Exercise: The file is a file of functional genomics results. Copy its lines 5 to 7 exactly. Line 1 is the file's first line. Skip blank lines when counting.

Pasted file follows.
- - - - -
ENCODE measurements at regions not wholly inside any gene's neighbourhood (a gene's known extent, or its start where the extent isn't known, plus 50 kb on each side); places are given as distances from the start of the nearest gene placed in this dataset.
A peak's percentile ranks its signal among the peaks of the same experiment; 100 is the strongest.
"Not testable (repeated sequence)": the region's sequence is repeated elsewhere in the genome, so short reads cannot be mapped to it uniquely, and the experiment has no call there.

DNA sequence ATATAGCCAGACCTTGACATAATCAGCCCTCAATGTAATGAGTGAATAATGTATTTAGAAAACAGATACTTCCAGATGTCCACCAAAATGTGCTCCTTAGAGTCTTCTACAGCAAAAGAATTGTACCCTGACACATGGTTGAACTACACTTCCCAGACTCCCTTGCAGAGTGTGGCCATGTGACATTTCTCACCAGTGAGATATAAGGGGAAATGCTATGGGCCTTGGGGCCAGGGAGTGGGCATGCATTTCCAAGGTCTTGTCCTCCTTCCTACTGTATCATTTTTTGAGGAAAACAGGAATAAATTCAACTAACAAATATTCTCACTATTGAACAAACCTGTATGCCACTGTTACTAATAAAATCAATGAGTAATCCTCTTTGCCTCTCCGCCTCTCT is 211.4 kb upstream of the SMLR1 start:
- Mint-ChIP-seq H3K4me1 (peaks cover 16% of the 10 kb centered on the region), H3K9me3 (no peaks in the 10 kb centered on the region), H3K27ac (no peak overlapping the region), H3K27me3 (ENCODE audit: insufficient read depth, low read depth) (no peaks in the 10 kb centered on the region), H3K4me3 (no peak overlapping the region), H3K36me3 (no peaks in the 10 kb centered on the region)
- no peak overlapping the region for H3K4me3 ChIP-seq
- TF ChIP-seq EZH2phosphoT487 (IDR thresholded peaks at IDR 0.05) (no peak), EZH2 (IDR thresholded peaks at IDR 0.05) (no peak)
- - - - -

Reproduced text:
- Mint-ChIP-seq H3K4me1 (peaks cover 16% of the 10 kb centered on the region), H3K9me3 (no peaks in the 10 kb centered on the region), H3K27ac (no peak overlapping the region), H3K27me3 (ENCODE audit: insufficient read depth, low read depth) (no peaks in the 10 kb centered on the region), H3K4me3 (no peak overlapping the region), H3K36me3 (no peaks in the 10 kb centered on the region)
- no peak overlapping the region for H3K4me3 ChIP-seq
- TF ChIP-seq EZH2phosphoT487 (IDR thresholded peaks at IDR 0.05) (no peak), EZH2 (IDR thresholded peaks at IDR 0.05) (no peak)